research ideas that I am pursuing independently. May be able to use results generated from this grant as preliminary data for future (larger) grants or a student thesis project. The proposal would be a bit more effort to write since I'd have to formulate a specific question and I'd need to get some more information about the site (maybe actually visit it).

Option 2: The $5K is just about the right amount of money to fund a project I've had on the back burner for a number of years. It would involve some field work in Midwest next summer, at a site with a rich historical (but unpublished) dataset. The field work combined with mining the historical dataset would be guaranteed to net me a well-received paper in a low-impact journal. But it probably wouldn't lead to anything else at that site or on the specific research topic. On the upside, the proposal would be a cinch to write.

What would you recommend? Why?

Wednesday, September 05, 2007

A Day in the Life, part 3

The end. Or is it the beginning? We pick up as I'm on my way home from work...

5:03: Get in car, call Annie.

5:15: Make it out of parking garage.

5:25: Make it off campus. (I am so not making this up, just ask Annie.) Total distance = less than 1/2 mile from garage.

5:45: Make it the remaining six miles home. Average speed from office to home = 10 mph.

6:15: Start bedtime routine. Get Minnow in bath. Remember that I need to take a photo for Minnow’s Project 365 blog. (A suspicious number of recent photos have been taken at bathtime or on the way out the door in the morning.) Get Minnow into jammies, read “Is your Mama a Llama?” and start “Blueberries for Sal” before she crashes. Nurse her, burp her, tuck her stuffed dog into the crib and turn on womb sounds, walk around and sing to her until she fusses. Assure her that my breasts are still there and available to her. Burp her. Walk around and sing to her until she fusses. Repeat steps 2 and 3. Finally she falls asleep.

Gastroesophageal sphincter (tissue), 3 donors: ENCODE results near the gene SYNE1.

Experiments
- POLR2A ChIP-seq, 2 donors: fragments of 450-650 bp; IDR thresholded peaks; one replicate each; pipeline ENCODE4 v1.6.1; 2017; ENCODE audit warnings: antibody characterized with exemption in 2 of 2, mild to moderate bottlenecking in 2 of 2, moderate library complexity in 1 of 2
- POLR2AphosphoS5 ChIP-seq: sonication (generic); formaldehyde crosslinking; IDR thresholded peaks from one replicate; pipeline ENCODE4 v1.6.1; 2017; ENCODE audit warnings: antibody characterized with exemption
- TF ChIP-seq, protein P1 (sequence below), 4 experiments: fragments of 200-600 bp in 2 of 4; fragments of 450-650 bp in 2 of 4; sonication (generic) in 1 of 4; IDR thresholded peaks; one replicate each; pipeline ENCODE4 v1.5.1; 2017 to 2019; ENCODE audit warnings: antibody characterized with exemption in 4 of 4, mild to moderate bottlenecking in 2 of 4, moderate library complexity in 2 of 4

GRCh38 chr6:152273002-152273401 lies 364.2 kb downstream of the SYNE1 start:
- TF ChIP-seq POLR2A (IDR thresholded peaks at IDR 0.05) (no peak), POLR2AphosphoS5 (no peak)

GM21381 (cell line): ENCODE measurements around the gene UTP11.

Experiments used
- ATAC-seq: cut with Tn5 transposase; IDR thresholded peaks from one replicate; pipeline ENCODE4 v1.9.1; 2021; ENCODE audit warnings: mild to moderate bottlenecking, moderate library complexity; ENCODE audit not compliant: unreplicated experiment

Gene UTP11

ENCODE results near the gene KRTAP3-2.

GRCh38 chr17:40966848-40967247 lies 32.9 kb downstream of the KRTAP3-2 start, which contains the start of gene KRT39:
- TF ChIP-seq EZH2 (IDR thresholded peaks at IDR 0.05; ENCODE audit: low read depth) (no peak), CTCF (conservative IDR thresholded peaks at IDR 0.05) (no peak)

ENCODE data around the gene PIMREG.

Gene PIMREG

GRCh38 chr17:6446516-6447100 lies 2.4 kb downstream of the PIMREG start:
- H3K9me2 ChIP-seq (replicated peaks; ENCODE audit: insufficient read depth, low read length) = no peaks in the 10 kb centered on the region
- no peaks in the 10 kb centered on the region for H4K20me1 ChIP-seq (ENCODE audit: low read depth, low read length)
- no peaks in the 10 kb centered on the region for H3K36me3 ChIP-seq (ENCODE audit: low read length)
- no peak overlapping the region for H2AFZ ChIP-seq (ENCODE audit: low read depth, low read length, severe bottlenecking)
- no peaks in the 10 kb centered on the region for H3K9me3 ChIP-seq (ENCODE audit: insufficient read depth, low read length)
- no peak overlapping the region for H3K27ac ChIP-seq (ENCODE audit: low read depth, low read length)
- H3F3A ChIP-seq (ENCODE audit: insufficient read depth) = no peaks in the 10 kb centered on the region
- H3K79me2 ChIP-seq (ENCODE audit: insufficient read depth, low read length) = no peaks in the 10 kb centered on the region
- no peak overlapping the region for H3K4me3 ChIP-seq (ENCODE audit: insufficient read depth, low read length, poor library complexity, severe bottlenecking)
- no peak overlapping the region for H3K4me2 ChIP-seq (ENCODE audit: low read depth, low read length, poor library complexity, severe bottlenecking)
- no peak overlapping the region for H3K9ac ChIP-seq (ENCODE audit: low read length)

7:15: Thank goodness she’s asleep. I’m starving. Pick up house until dinner’s ready.

7:30: Ham and spinach for dinner. Fish and I both discuss how tired we are and how our weekend plans to go to the mountains have been sabotaged by a fencing contractor. L

7:45: Wash and fill bottles for tomorrow.

8:00: Go upstairs to home office. Quickly blog. Then get back to lecture writing.

9:30: Contemplate how amazingly long she’s been asleep. Contemplate thirst.

9:50: Decide that in just 10 more minutes, I’ll stop working and actually go get that glass of water I’m craving.

9:55: Minnow wakes up. Wants Mommy. I nurse her and go to bed without my water. Dang.

10:40: Minnow wakes up and fusses. Pacifier soothes her.

11:15: Minnow wakes up and fusses. I nurse her to sleep.

12:05: Minnow wakes up and fusses. I don’t remember how I got her back to sleep.

2:00: Minnow wakes up and stays awake. I move to rocking chair where she nurses and then sleeps restlessly in my arms, waking several times to fuss, but not wanting to nurse.

3:45: Realizing that I’ve been dozing, my arm is numb, and Minnow is temporarily asleep, I carry her back to bed.

4:05: Minnow wakes up. I make Fish take her until 4:45.

And another day begins.

-----

Comments:

  • The extraordinary night fussiness (even by Minnow’s standards) was determined, in retrospect, to be the result of teething. This was our first experience with it.
  • Getting off campus is flipping ridiculous. Other faculty say, "just leave at 6," but if I do that I won't be home before bedtime. And then there are the people that say "leave at 4." That might be an option if I thought I'd get any work done at home while she's awake, but I know I won't.
  • I've been trying to get two solid hours of work in during the evening to compensate for short(er) days on campus. It makes me feel less stressed about work to know I'll have time in the evening, but it doesn't leave a lot of time for Fish or housework, much less downtime.